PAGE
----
Charles Tournemire (1870-1939) ranks among the most important organ composers of the 20th century, writing in a language that drew for its expressive power on the centuries-old tradition of French organ music from Couperin to Franck, as well as the timbral innovations pioneered by the organ builder Aristide Cavaillé-Coll, anticipating in his boldest harmonic strokes and most perfumed textures the music of Olivier Messiaen.
However, while never exactly overlooked either by organists or listeners, Tournemire’s output has suffered somewhat in the shadow of more extrovert composer-performers such as Marcel Dupre and Messiaen. It takes a particularly refined sensibility as well as the right instrument and an unassailable technique to do his complex music full justice. The Dutch organist Tjeerd van der Ploeg has long been recognised as one of the composer’s most persuasive advocates, one of very few with the stamina and dedication to make a complete recording of the Orgue mystique project which was Tournemire’s life’s work. Alongside it, however, he composed many other suites and standalone pieces throughout his career, ranging from the brilliant Sortie Op.2 to the more ruminative pleasures of the Fioretti Op.60 (based on the sayings of St Francis of Assisi) and extended meditations on the Seven Last Words.
Van der Ploeg’s achievement is widely recognised by his fellow organists. Among the most celebrated of them was his fellow Dutchman Albert de Klerk, who wrote: ‘These are sounds for meditation and prayer. You will be gripped by this and will not let go. I have nothing but praise for Tjeerd van der Ploeg’s playing. This man understands Tournemire. His playing is flexible, the articulation is just right. His registrations are usually excellent. [...] The instrument has been chosen correctly, a great wealth of fundamental voices, reeds and silent solo registers. The present set reissues recordings made around the turn of the millennium on superb French instruments in Douai Abbey, Cambrai Cathedral and the church of Notre Dame d’Auteuil in Paris, with full specifications for each one listed in the booklet, which also prints contextual notes for each piece. On their original release, these recordings attracted fulsome praise in the Dutch press: ‘Van der Ploeg plays with great imagination and accuracy.’ (Trouw). ‘Tjeerd van der Ploeg plays the Mutin organ in the Saint-Pierre in Douai in an extremely imaginative manner and although he does not originate from the “Roman” tradition, he knows how to evoke the mystique of incense and pointed arches’ (Luister). ‘An excellent interpretation of Tournemire’s subtle Impressionism, thanks to the clear recording and the tone-colours: enthusiastically recommended’ (Nederlands Dagblad).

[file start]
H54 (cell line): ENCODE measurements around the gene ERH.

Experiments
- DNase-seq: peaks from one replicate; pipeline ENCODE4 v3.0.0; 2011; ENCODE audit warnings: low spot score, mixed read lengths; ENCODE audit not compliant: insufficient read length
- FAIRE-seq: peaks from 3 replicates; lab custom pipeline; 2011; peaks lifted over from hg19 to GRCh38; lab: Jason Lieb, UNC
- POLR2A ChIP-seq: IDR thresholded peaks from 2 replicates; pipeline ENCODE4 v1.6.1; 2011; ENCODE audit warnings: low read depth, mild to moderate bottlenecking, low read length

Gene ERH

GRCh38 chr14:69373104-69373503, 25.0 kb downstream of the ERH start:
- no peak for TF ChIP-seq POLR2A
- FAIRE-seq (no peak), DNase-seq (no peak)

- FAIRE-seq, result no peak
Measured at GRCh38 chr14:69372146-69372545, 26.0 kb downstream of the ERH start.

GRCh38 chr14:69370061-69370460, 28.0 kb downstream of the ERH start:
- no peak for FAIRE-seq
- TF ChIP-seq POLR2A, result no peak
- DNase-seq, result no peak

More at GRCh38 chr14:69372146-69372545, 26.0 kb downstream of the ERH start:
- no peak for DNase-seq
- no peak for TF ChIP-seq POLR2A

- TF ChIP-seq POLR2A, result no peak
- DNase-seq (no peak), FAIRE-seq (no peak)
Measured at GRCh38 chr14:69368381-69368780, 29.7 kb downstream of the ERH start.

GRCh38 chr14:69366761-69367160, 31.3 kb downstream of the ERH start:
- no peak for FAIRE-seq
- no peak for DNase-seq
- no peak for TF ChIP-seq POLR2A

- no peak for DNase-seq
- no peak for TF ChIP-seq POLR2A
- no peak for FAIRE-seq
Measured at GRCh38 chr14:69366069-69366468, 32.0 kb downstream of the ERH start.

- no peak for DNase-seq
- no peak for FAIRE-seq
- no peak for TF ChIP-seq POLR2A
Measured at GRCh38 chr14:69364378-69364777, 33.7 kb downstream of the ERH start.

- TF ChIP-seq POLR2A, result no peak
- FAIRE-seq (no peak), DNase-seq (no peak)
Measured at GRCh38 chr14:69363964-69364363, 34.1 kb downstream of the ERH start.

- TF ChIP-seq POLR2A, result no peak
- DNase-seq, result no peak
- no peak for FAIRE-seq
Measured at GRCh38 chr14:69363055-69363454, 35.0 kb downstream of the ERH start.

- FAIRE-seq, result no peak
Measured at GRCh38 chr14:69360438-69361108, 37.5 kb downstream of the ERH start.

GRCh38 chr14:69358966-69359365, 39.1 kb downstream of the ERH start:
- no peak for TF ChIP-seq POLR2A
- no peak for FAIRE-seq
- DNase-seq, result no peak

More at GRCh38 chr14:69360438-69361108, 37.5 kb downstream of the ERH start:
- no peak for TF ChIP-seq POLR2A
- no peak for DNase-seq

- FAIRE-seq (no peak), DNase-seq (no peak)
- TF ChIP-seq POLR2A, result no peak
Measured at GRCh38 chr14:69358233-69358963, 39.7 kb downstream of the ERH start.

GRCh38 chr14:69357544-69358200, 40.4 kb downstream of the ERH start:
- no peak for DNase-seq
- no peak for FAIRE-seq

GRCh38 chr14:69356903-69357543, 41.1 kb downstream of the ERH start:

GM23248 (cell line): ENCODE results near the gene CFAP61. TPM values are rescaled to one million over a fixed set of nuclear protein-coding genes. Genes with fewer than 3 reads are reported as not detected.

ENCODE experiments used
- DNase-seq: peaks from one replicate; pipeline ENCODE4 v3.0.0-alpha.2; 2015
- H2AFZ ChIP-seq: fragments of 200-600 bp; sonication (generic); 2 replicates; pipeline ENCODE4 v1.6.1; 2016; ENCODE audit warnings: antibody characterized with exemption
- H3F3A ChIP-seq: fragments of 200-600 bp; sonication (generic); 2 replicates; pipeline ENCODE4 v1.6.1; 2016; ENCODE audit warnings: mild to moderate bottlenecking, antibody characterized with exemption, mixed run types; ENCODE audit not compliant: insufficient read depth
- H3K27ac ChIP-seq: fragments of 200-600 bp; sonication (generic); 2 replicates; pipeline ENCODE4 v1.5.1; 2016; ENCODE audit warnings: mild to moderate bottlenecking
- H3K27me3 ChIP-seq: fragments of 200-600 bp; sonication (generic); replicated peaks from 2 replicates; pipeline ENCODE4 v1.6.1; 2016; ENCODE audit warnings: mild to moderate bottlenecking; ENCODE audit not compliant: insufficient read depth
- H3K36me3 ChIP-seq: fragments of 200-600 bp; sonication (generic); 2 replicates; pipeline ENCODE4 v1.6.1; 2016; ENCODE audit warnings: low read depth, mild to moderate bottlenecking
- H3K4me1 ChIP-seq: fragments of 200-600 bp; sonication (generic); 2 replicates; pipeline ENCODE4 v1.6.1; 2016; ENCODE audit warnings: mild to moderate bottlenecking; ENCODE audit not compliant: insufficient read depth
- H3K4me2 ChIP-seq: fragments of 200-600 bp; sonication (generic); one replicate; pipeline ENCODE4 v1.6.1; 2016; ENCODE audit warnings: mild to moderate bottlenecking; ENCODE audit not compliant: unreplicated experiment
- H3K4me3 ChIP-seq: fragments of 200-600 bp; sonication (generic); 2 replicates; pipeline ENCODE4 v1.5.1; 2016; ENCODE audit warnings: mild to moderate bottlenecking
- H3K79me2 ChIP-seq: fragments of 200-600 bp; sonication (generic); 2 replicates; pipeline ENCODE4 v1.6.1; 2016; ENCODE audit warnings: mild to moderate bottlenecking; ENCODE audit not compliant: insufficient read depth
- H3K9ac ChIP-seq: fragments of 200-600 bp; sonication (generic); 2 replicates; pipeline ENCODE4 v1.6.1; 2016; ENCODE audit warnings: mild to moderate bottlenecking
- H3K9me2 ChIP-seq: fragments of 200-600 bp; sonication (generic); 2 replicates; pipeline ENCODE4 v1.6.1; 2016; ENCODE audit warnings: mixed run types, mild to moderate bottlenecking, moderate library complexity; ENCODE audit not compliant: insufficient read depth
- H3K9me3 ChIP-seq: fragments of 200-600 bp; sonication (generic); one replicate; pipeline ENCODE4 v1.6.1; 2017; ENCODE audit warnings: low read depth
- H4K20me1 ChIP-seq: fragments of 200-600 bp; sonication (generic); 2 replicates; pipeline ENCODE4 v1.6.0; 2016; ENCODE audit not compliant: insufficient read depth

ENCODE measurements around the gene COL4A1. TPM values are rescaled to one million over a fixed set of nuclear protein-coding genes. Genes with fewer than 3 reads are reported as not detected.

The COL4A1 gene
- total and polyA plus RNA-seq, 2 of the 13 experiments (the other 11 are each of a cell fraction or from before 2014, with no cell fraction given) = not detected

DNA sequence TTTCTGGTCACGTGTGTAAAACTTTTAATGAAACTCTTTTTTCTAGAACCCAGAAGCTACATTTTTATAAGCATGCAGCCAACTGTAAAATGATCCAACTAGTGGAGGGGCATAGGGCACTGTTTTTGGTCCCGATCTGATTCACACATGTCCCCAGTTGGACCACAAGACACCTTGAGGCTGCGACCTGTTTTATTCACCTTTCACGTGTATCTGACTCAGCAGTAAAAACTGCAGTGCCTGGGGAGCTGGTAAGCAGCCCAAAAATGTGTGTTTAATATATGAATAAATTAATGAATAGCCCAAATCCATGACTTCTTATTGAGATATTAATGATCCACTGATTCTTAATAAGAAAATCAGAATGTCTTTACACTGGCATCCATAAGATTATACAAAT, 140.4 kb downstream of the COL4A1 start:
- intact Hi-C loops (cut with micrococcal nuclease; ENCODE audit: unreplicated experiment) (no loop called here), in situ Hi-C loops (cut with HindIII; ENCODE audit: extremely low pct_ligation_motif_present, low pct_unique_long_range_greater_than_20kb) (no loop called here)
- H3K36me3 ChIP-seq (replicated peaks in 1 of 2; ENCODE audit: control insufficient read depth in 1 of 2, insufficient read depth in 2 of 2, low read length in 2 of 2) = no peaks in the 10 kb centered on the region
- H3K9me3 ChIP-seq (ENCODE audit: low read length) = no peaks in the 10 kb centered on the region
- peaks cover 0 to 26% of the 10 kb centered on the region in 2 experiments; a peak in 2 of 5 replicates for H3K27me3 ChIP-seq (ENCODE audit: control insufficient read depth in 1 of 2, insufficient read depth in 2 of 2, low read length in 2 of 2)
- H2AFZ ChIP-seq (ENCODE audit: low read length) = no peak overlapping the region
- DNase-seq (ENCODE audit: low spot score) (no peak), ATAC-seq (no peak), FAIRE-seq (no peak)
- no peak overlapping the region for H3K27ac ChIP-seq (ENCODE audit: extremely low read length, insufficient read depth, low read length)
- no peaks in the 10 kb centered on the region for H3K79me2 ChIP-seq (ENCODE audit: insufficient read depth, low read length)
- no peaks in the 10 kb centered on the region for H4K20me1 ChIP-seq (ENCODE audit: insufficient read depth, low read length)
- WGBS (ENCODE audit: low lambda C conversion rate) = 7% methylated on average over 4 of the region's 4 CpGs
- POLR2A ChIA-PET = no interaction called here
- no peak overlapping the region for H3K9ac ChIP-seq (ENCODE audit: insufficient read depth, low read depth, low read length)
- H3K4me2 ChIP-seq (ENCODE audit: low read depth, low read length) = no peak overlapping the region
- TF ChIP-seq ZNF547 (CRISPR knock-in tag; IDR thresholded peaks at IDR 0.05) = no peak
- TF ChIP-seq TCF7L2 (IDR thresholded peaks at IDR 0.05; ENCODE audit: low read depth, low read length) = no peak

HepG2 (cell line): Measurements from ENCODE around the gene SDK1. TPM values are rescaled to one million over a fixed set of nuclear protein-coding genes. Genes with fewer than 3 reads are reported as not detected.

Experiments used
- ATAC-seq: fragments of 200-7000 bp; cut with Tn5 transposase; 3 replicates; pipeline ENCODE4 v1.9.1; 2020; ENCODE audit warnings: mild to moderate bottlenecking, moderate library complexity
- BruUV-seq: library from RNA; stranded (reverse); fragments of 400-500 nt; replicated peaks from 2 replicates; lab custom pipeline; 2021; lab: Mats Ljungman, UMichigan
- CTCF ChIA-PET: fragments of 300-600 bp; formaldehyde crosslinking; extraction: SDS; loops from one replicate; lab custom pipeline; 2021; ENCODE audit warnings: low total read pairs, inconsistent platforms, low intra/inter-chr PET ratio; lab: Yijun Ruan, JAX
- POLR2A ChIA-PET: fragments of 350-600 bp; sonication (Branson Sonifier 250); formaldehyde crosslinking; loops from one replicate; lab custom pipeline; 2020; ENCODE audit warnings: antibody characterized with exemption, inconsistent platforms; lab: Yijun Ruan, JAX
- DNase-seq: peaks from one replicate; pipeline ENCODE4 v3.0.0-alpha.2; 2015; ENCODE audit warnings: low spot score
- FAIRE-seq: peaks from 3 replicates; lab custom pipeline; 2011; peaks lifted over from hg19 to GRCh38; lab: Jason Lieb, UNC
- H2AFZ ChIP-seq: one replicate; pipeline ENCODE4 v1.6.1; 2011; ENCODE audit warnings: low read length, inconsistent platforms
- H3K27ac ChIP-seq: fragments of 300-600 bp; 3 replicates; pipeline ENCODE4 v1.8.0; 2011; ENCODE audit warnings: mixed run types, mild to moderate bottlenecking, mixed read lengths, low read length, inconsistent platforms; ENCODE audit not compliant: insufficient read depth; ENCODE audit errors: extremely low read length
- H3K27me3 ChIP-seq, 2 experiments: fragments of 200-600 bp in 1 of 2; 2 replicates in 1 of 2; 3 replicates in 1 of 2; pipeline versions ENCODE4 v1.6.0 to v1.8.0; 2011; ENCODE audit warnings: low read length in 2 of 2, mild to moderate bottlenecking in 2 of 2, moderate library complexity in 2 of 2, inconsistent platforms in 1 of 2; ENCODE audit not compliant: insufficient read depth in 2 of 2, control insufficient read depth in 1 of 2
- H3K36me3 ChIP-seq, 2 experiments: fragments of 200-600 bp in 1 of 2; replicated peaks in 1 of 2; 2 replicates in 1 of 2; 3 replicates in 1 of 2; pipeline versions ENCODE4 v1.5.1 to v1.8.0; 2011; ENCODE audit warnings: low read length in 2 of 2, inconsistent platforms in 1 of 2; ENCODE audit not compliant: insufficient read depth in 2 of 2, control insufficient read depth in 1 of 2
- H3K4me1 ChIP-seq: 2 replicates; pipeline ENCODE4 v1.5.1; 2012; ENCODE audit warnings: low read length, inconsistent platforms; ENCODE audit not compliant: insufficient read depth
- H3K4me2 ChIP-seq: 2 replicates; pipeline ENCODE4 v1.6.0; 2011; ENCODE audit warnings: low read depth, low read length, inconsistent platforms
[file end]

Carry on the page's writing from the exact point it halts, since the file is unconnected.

Charles Tournemire was born in Bordeaux in 1870. A child prodigy he became organist-accompagnateur at age 11 at the St. Pierre in Bordeaux. At the Paris Conservatory he had lessons from De Bériot and César Franck, after whose death he continued with Charles-Marie Widor. In 1891 he became organist of the famous Basilika St. Clotilde in Paris, a post he held till his death in 1939.
As a composer Tournemire was influenced by his teachers Franck and Widor. He expanded their harmonic system even more, using Gregorian Chant and even exotic elements from India to create a truly symphonic sound fresco of unprecedented scope and richness, evoking the mystical aspects of the Catholic faith.
This set contains Tournemire’s complete Organ Works, apart from his cycle L’Orgue mystique.
Played by Dutch master organist Tjeerd van de Ploeg on three French organs perfectly suited to the grand style of the music: the organ at St. Pierre, Douai, the organ at Cambrai Cathedral and the organ at Notre-Dame d’Auteuil, Paris. The technical specifications of these instruments are included in the booklet, which also contains detailed descriptions of the compositions.